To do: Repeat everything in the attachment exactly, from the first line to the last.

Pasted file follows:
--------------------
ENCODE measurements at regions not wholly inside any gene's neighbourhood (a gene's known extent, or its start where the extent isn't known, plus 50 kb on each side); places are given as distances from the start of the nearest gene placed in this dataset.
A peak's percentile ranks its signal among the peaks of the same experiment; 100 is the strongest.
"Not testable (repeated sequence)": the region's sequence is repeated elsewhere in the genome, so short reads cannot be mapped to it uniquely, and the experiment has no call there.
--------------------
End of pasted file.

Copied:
ENCODE measurements at regions not wholly inside any gene's neighbourhood (a gene's known extent, or its start where the extent isn't known, plus 50 kb on each side); places are given as distances from the start of the nearest gene placed in this dataset.
A peak's percentile ranks its signal among the peaks of the same experiment; 100 is the strongest.
"Not testable (repeated sequence)": the region's sequence is repeated elsewhere in the genome, so short reads cannot be mapped to it uniquely, and the experiment has no call there.